Ashley Jacot De Boinod of Parkdale’s Glory Hole makes her yeast doughnuts from scratch in outrageous flavour combinations, including pumpkin almond cheesecake and, our favourite, the Double Chocolate S’Mores, a chocolatey concoction topped with torched marshmallow. 1596 Queen St. W., 647-352-4848.

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Recipes

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Recipe: how to make the tangy rhubarb-raisin relish from Kensington’s Thomas Lavers Cannery

Toronto Life Cookbook 2013: Rhubarb-Raisin Relish
Toronto Life Recipes | Appetizers
RHUBARB-RAISIN RELISH
By Tye Thomas and Bryan Lavers
Thomas Lavers Cannery
RHUBARB-RAISIN RELISH
By Tye Thomas and Bryan Lavers
Thomas Lavers Cannery

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Food News

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Here it is: Canada’s official cheese champ

(Image: Fromagerie FX Pichet/Facebook)

(Image: Fromagerie FX Pichet/Facebook)

According to a band of 10 qualified fromagophiles, the country’s best coagulated milk product is a nutty, semi-soft organic cheese called Le Baluchon, produced by Quebec’s Fromagerie FX Pichet. Earlier this week, 51 hopefuls went head-to-head at the Canadian Cheese Awards, the country’s biggest and most inclusive cheese competition, which drew 291 entries from all over the country. Overall, Quebec finalists came out on top, coming away with 14 out of 31 awards. The single GTA winner was Vaughan cheese maker Quality Cheese, which took home the “Best Fresh Cheese” and “Best Cow’s Milk Cheese” awards for its Bella Casara mascarpone. (Ontario cheesemonger Margaret Peters, whose gouda-style Lankaaster was crowned worldwide cheese champ at last fall’s Global Cheese Awards in England, doesn’t appear to have been a contender.) According to the Star, cheese lovers will be able to purchase La Baluchon (and some other sub-winners) at select Loblaws stores.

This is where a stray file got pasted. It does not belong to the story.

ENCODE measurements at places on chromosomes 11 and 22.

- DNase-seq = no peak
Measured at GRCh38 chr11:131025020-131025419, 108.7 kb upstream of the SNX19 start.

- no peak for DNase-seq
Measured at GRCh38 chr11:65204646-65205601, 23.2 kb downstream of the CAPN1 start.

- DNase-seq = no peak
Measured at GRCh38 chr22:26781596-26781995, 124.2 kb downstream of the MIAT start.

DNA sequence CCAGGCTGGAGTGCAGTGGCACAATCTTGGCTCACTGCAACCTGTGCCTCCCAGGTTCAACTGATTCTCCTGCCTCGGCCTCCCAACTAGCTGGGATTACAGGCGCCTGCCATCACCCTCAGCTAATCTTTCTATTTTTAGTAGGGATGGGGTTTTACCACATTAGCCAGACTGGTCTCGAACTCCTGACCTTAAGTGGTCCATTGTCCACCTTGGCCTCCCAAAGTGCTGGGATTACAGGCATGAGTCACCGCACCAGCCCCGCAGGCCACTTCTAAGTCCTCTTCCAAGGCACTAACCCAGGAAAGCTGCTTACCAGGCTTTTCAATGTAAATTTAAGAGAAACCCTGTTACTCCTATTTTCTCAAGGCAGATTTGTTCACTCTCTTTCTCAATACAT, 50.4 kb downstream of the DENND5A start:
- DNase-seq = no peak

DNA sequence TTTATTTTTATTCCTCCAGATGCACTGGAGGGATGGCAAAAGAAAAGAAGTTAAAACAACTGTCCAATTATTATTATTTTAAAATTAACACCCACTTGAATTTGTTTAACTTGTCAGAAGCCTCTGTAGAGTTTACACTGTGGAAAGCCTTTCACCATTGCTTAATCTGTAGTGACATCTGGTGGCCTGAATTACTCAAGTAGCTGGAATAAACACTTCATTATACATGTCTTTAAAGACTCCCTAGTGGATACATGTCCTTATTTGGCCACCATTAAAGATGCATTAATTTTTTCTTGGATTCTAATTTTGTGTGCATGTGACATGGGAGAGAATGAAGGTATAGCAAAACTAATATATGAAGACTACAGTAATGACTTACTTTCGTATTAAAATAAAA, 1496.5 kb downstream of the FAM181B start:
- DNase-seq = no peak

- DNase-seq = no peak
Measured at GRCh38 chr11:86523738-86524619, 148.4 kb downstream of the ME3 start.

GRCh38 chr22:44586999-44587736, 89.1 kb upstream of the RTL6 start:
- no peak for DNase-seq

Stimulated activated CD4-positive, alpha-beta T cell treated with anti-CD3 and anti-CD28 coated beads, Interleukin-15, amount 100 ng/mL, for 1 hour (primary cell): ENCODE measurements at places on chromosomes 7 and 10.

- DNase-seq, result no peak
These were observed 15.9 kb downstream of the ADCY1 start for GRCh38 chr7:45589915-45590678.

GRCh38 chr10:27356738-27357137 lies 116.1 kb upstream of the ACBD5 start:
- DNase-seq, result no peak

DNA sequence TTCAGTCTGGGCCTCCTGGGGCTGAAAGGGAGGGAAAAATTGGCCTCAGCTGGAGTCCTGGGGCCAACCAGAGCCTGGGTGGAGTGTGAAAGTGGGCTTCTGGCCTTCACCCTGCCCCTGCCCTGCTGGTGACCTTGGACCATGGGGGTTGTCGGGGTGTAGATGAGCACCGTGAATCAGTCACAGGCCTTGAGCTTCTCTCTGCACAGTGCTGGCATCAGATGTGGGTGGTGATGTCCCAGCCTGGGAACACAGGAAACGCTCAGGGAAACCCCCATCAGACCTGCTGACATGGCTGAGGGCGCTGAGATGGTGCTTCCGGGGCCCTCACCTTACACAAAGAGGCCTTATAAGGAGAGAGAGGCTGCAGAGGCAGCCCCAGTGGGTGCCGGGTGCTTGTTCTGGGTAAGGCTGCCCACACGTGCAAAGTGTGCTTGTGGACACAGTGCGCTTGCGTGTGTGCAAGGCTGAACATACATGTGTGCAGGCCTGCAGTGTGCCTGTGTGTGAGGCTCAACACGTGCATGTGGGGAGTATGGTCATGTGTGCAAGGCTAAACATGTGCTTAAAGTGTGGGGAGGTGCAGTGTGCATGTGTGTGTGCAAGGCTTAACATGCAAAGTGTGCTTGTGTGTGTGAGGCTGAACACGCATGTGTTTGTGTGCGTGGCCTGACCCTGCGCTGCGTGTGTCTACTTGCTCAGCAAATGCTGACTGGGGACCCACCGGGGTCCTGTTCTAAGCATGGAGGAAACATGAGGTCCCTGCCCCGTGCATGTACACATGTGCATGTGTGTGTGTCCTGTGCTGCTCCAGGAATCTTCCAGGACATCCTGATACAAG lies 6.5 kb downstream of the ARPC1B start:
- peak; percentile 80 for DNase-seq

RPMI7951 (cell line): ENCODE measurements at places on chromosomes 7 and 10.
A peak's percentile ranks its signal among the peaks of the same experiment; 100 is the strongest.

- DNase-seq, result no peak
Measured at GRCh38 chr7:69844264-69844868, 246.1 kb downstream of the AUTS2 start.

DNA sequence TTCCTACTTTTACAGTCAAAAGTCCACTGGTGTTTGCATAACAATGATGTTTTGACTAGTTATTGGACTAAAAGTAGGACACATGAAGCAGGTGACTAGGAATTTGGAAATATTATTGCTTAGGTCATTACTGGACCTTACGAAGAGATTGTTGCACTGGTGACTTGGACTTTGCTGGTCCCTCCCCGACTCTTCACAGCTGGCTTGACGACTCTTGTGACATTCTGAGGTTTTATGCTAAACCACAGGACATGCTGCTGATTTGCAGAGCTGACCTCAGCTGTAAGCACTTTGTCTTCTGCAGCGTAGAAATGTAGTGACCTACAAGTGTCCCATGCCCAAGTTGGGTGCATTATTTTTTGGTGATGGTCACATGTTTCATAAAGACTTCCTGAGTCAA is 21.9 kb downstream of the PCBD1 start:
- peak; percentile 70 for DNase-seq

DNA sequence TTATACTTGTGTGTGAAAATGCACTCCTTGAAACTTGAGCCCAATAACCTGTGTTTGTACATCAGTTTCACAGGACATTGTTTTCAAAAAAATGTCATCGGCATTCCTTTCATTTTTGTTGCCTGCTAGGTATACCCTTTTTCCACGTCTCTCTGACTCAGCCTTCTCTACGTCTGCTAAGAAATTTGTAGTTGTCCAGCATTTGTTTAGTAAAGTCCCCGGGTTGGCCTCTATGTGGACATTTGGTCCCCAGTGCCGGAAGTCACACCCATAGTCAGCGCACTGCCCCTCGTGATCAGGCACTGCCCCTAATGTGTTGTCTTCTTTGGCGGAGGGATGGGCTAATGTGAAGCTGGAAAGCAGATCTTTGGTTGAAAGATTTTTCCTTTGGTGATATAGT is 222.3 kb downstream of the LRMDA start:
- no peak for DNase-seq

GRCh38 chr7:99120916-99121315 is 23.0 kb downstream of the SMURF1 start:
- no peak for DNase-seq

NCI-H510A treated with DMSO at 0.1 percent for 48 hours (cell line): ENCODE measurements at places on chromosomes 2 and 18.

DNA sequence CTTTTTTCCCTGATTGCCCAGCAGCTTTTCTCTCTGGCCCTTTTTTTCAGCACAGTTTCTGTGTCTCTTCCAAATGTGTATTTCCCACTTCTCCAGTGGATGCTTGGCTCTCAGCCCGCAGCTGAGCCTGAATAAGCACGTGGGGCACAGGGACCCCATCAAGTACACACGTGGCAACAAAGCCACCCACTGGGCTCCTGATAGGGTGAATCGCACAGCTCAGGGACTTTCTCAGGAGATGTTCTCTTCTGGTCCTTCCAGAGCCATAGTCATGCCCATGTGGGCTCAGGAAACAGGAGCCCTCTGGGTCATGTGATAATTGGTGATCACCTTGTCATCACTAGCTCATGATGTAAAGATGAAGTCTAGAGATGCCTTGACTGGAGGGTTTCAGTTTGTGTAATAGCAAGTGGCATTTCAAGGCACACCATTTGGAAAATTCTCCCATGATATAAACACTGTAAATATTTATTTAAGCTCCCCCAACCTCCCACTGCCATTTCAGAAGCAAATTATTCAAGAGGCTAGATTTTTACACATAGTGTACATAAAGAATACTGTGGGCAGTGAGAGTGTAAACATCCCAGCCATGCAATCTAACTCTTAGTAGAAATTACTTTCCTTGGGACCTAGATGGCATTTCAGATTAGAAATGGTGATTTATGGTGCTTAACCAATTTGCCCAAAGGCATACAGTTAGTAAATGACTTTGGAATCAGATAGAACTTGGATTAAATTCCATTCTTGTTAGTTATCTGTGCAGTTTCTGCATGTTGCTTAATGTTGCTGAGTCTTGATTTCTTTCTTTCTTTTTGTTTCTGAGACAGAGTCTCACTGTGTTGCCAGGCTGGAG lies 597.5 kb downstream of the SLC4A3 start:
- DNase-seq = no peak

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Restaurants

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Meet the Crackie, a cross between a chocolate-chip cookie and a sack of pork rinds

(Image: Porchetta & Co./Instagram)

(Image: Porchetta & Co./Instagram)

Just when Toronto’s preoccupation with gimmicky hybrid foods seemed to be waning a little, this happens. Porchetta and Co., the pork-obsessed sandwich hut on Dundas West, has debuted a meaty confection called the Crackie: a chocolate-chip cookie infused with flakes of rendered pig skin (i.e. crackling). So far, the cookie has caused a bit of a stir on Twitter, proving that Torontonians, like New Yorkers, aren’t the type to let minor food-safety debacles (mass-poisonings, say, or rodent infestations) interfere with their love for slash-y snacks. Those who’d like to get a sense of the Crackie’s interests and temperament before committing to a three-buck purchase can follow the cookie’s personal Twitter account, which exists.

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Restaurants

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Farmhouse Tavern is the latest Toronto restaurant to open a spin-off

(Image: Farmhouse Tavern/Facebook)

(Image: Farmhouse Tavern/Facebook)

Why have one great restaurant when you can have two? That seems to be the logic behind Toronto’s new run of culinary spin-offs. In just the last few months, Buca begot Bar Buca, The County General launched County Cocktail, and now Farmhouse Tavern, the Junction Triangle spot known for serving côte de boeuf on giant wooden slabs, is opening Farmer’s Daughter, a new eatery located just down the street at 1588 Dupont Street. Similar names aside, the new spot won’t have much in common with its progenitor. “There aren’t going to be any antiques, no chalk board, no knickknacks,” says owner Darcy MacDonell. The sleeker, more feminine decor will complement a very on-trend menu of light, seafood-focused dishes crafted by ex-Daishō and Libertine chef Leonie Lilla. The new spot opens in May—just in time to make good use of its roomy, 40-seat patio.

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Food TV

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Masterchef Canada Recap, episode 12: “Holy Toledo, this is going to be insane”

Masterchef Canada Episode 12

In this week’s commercial for Origin North episode, the final six contestants took on the ultimate test of chefhood: working in an actual restaurant kitchen. Here are three takeaways from episode twelve.

Lesson #1: Pride comes before an elimination
Neither team nailed the restaurant takeover, which started strong but then sort of devolved into a lot of uncoordinated sweating and cursing. But it was poor Pino who sealed his fate (and bolstered our elimination-prediction theory) by letting five little words fall out of his mouth: “This is the winning team.”